- Washington, D.C.
If you’re looking to have an only-in-America outdoors experience while visiting in or around Washington, D.C., this is it.
The Appalachian Trail or the AT, as it is commonly called, runs approximately 3,500 kilometers from Georgia to Maine, including trailheads near the nation's Capital Region, which includes Washington, D.C., Virginia and Maryland. Whether you’re interested in a multi-day trek or simply want to enjoy a day hike, don’t miss a chance to explore this storied trail. Here is a list of easy trail access points, organized north to south.
Washington Monument State Park, Maryland
Located atop South Mountain in western Maryland, Washington Monument State Park is the site of the first monument dedicated to the nation’s first president, George Washington. After checking out the monument, stop in the nearby museum to see historical artifacts related to George Washington and the Civil War Battle of South Mountain. Most of the hiking trails within the park are part of the Appalachian Trail.
Gathland State Park, Maryland
Originally the mountain home of Civil War journalist George Alfred Townsend, Gathland State Park now features restored buildings and a museum with artifacts from Townsend’s life and the Battle of South Mountain. Follow the AT through the park to pass the War Correspondent’s Arch, a National historic monument dedicated to the memory of Civil War journalists.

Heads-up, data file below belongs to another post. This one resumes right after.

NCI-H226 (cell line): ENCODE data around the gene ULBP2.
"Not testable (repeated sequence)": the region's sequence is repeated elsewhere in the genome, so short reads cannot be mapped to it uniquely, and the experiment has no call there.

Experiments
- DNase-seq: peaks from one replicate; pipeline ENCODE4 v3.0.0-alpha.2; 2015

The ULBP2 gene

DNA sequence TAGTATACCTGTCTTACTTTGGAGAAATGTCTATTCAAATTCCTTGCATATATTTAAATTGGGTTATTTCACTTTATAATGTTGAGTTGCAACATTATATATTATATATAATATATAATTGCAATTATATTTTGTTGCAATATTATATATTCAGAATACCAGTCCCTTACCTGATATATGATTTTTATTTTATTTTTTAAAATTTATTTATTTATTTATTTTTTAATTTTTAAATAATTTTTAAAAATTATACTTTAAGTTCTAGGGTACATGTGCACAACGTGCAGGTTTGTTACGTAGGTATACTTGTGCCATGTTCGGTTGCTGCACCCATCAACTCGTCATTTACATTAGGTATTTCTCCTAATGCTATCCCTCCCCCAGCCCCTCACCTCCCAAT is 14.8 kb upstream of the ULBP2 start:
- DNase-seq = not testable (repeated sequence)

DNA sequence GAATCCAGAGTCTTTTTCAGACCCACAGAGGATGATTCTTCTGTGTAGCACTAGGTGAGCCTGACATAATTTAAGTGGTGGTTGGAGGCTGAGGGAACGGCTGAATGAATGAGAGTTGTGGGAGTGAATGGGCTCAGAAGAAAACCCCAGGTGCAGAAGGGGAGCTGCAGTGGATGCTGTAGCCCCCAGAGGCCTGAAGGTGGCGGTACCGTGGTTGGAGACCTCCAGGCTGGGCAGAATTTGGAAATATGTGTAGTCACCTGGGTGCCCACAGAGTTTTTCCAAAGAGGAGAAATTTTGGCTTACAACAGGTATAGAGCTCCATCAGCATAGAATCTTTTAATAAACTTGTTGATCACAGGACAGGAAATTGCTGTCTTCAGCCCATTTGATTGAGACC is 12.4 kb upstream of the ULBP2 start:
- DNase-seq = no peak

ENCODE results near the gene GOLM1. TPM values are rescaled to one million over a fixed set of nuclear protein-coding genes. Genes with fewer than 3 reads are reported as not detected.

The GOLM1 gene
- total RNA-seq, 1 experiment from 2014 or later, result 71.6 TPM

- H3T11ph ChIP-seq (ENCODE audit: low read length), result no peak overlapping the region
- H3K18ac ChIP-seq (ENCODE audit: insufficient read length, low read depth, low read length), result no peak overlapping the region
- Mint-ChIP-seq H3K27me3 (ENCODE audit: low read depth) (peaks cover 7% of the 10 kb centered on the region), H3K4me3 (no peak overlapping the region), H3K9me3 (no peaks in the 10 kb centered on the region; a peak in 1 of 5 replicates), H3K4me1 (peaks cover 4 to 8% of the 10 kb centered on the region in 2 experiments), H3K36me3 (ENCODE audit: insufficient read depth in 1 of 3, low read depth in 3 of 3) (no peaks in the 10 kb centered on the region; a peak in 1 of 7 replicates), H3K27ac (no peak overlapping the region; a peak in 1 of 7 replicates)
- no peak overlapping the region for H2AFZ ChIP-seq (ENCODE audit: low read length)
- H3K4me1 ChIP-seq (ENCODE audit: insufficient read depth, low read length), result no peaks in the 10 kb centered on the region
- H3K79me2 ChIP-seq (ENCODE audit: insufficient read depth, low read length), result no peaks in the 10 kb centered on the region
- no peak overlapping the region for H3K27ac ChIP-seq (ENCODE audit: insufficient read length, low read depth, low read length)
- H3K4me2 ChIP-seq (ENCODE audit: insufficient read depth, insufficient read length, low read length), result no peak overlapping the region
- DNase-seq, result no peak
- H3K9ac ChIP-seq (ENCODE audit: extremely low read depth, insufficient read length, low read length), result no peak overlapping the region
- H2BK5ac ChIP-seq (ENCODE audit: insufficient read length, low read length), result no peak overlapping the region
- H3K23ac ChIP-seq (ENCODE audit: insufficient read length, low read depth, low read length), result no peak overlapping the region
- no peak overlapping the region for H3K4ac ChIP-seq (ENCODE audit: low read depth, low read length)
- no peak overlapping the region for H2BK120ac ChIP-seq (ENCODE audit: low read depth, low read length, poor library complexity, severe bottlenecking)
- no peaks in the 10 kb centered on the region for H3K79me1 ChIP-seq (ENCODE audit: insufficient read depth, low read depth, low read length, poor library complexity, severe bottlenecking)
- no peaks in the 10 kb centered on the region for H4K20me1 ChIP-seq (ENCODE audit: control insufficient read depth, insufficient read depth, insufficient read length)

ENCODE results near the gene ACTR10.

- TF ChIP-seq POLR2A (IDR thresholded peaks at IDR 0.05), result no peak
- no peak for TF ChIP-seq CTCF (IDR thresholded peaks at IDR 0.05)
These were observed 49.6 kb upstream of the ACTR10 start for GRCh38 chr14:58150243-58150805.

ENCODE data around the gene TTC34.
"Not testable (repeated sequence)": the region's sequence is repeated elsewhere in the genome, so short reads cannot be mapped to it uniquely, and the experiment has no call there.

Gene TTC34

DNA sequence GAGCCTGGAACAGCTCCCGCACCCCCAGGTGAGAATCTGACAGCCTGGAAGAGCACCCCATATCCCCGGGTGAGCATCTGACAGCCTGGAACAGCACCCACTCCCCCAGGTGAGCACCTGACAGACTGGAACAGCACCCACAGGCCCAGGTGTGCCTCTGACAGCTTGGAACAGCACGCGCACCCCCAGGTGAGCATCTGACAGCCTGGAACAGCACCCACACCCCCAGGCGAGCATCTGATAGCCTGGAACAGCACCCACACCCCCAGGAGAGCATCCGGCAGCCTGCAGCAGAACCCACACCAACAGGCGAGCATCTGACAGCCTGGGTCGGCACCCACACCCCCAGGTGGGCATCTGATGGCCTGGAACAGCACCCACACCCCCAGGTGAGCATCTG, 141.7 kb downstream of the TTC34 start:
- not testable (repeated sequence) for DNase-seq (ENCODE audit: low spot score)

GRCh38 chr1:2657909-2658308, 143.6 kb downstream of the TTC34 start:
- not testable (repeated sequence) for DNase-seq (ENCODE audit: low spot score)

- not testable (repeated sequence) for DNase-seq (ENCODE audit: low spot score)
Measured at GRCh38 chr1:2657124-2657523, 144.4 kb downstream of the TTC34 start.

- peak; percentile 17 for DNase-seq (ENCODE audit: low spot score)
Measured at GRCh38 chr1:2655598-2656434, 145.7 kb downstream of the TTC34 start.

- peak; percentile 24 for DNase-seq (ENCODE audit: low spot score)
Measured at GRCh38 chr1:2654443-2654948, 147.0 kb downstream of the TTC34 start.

Annapolis Rock, Maryland
This popular trail is a moderate hike appropriate for most age ranges. The lookout at Annapolis Rock displays stunning views of the Cumberland Valley and Greenbrier Lake. Great for trail running or day hikes, the area offers campsites for overnight stays as well.
Humpback Rocks, Virginia
With easy access from the Blue Ridge Parkway, the hike to Humpback Rocks in Virginia is well-traveled. The trail to the top is just 1.6 kilometers; the ascent is difficult, but there are benches for resting along the way. There is a visitor center on the Parkway at milepost 5.8. – stop here to check out the farm museum.
The hike to Humpback Rocks in Virginia is challenging but rewarding, with sweeping views of the surrounding mountains and forest.
Cole/Cold Mountain, Virginia
Just a few hours south of D.C., Cole Mountain Trail (sometimes referred to as Cold Mountain) in central Virginia is a moderate hike of about 9.5 kilometers that offers panoramic valley views at its summit. Be sure to stop at the Cow Camp Gap shelter where you can find a hikers’ log where AT through-hikers and backpackers leave notes about their journeys.
McAfee Knob, Virginia
One of the most-photographed sections of the AT, the McAfee Knob trail outside Roanoke, Virginia is as popular as it is rewarding. Plan an overnight stay to see the cultural attractions in town.
Don’t forget your camera – the overlook at McAfee Knob provides postcard-pretty photo opportunities.
Grayson Highlands State Park, Virginia
A 4.5-kilometer section of the AT runs through this state park in southwest Virginia. This park is well-known for its population of wild ponies, which you are likely to see during your hike. For unforgettable 360-degree views, take the Rhododendron Trail to the AT, then hike along Wilburn Ridge.
The wild ponies at Grayson Highlands State Park in Virginia often graze right along the park trails.
Just 42 kilometers west of Washington, D.C., Washington Dulles International Airport is centrally located in the Capital Region USA and convenient to all destinations and activities across Washington, D.C., Virginia and Maryland. Nonstop flights to Washington Dulles International Airport from major destinations worldwide make getting here easy.
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